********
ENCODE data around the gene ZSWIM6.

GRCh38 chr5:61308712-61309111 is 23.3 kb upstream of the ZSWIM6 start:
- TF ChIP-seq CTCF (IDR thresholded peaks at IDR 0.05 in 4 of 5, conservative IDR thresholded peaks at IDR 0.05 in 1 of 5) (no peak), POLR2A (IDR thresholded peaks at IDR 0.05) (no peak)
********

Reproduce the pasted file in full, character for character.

ENCODE data around the gene ZSWIM6.

GRCh38 chr5:61308712-61309111 is 23.3 kb upstream of the ZSWIM6 start:
- TF ChIP-seq CTCF (IDR thresholded peaks at IDR 0.05 in 4 of 5, conservative IDR thresholded peaks at IDR 0.05 in 1 of 5) (no peak), POLR2A (IDR thresholded peaks at IDR 0.05) (no peak)